What little linear plot we receive involves that family in the train, which finally decides to leave the safety of their surroundings when they realize that their daughter Penelope (Rita Tushingham) isn’t “chubby,” as they thought, but actually eighteen-months pregnant by a boy, Allan (Richard Wardwick), riding the train behind them. They need to go topside to find a nurse, taking with them a chest, and, unwittingly, a stowaway riding inside it (Father is embarrassed that the chest appears to be growing hair from under its lid, so he keeps it neatly trimmed). They’re not long into their travels when they meet Nurse Arthur (Feldman), who hands them a death certificate for Mother (Mona Washbourne). “The way I’d like you to look at it sir is like this. You may have lost a wife – but you’ve gained a certificate.” Mona is distraught to learn that she’s dead, and the Nurse takes her away, where she falls into the shelter occupied by Harry Secombe, obsessed with the memory of his dead spouse. “Will you do for me what my first wife did?” he asks her breathlessly, cornering her against the wall. “Well, as long as we get it over quickly,” she says reluctantly. He then hands her some teacups and a saucer, which she throws at him while he screams, “Now, now, be reasonable, Mildred! She was nothing but a common secretary! I love you!” When this play has reached its conclusion, he slumps against a bookshelf in exhaustion, and then, recovering his senses, screams at her, “Get out, you slut!”
The film is rich with absurdist dialogue. Dr. Bules Martin treats Lord Fortnum as follows:
“Take, um, six of these pills, one every half-mile.”
“Oh, but I can’t do that, I only live a mile away. This is Hyde Park, isn’t it?”
“Yes, then you’ll have to move further out, I’m afraid.”
“I tell you what, I’ll take the long road home.”
This is shortly followed by Spike Milligan, as “Mate” (a purposeless character who travels from scene to scene), knocking at the door to this doctor’s office without walls, and delivering a telegram for Martin, which is a pie in the face. Eventually our crumbling family unit meets the doctor, who asks to court Penelope. Father is so impressed by the doctor’s credentials that he immediately agrees to a union between the two, despite the fact that she’s in love with Allan, and about to give birth. She weds the doctor in a surrealistic ceremony on the shore of the sea (the Vicar swims over before conducting the proceedings), but it’s Allan who takes her to the mattress-free wedding bed. The doctor quickly becomes resigned to this. When they find a honeymoon suite, it’s the bed-sitting room, formerly Lord Fortnum, who’s finding his new state disagreeable. I should mention that the wardrobe in the room is Penelope’s mother, who, despite the transformation, objects strongly when people open her drawers. And Father, not immune to the effects of fallout, is beginning to turn into a parrot.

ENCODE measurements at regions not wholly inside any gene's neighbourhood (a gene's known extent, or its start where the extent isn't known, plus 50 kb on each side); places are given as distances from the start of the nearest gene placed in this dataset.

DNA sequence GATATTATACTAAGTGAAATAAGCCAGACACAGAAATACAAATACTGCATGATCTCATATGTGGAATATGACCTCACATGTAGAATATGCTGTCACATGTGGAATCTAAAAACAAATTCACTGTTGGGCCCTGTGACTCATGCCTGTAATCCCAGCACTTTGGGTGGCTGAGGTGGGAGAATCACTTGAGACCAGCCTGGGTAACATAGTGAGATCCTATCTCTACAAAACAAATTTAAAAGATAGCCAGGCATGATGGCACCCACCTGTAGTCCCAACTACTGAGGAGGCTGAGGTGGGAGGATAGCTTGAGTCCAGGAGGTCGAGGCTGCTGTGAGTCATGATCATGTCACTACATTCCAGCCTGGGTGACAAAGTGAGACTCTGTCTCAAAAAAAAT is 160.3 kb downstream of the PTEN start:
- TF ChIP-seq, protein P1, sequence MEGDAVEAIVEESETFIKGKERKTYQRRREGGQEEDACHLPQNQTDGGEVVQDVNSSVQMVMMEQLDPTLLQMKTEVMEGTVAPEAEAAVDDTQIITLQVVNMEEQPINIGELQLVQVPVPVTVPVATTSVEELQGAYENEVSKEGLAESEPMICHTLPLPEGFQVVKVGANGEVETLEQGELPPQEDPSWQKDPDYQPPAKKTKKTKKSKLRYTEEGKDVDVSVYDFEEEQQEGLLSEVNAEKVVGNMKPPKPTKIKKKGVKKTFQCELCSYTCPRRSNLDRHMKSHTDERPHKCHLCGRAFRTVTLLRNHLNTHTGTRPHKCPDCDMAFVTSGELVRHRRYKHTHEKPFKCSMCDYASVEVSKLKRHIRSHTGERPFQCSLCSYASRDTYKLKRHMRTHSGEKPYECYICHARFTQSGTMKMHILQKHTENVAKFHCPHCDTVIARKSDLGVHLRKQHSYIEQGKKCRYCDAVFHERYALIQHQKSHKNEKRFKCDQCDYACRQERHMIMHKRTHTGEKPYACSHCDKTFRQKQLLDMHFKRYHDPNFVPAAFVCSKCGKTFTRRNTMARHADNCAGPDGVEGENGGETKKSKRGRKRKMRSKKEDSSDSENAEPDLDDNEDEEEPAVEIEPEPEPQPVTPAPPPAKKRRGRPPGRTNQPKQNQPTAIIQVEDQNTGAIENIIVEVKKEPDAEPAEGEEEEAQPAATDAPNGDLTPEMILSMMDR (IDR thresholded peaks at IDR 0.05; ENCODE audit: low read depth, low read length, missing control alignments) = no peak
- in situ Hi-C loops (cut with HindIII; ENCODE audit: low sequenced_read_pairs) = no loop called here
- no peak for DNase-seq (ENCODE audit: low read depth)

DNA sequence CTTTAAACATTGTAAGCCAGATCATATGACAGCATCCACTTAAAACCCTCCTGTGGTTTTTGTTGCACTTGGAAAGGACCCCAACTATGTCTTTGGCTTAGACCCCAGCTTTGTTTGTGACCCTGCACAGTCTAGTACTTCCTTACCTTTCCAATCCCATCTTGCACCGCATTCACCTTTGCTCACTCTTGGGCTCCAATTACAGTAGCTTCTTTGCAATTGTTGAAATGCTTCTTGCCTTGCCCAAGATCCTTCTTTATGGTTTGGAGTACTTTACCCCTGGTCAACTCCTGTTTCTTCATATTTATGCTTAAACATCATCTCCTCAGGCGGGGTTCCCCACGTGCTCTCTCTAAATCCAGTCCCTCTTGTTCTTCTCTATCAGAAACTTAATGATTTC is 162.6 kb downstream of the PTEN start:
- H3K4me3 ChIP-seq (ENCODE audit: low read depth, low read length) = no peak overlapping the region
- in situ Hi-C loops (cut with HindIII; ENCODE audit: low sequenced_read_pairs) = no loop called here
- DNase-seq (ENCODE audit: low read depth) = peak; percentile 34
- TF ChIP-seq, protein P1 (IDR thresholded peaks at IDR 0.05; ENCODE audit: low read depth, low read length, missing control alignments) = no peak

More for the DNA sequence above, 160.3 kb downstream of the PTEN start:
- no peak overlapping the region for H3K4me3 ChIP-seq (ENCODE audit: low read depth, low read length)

None of this makes any sense, except that it kind of does. The Bed Sitting Room follows an internal logic which keeps every non sequitur connected. There’s a cumulative energy, which means that in the early stretches the film feels randomly surreal and somewhat lethargic, but as the viewer begins to comprehend the rules of this fictional world, it achieves a narrative coherency as well as an eerie power. It’s natural to compare the script to Waiting for Godot, which has a similar progression, as well as Eugène Ionesco’s Rhinoceros. But you could also cite Lewis Carroll as an influence (Nurse Arthur is the Mad Hatter and the March Hare rolled into one, and Penelope is our sympathetic Alice). The non-stop absurdities are thematically organic; in the age of the nuclear bomb, when mankind has the unprecedented ability to wipe itself out of existence, The Bed Sitting Room‘s insanity feels like an appropriate response. Despair hangs heavily over every scene, and becomes almost unbearable in the finale, when Penelope finds herself the only character capable of weeping at the tragedy of their circumstances, and Sergeant Dudley Moore finally gets to swing that wrecking ball he’s been wielding, threateningly, for much of the film. But the dialogue continues, relentlessly, to be witty and wise, and the final image of the film is genuinely hilarious (and very Pythonesque, before that word was added to the OED). It’s a cathartic little film, and would make a fascinating double-feature with Godard’s Week-End (1967) if anyone could bear it. Highly recommended for anyone who likes their satire cynical and confidently strange.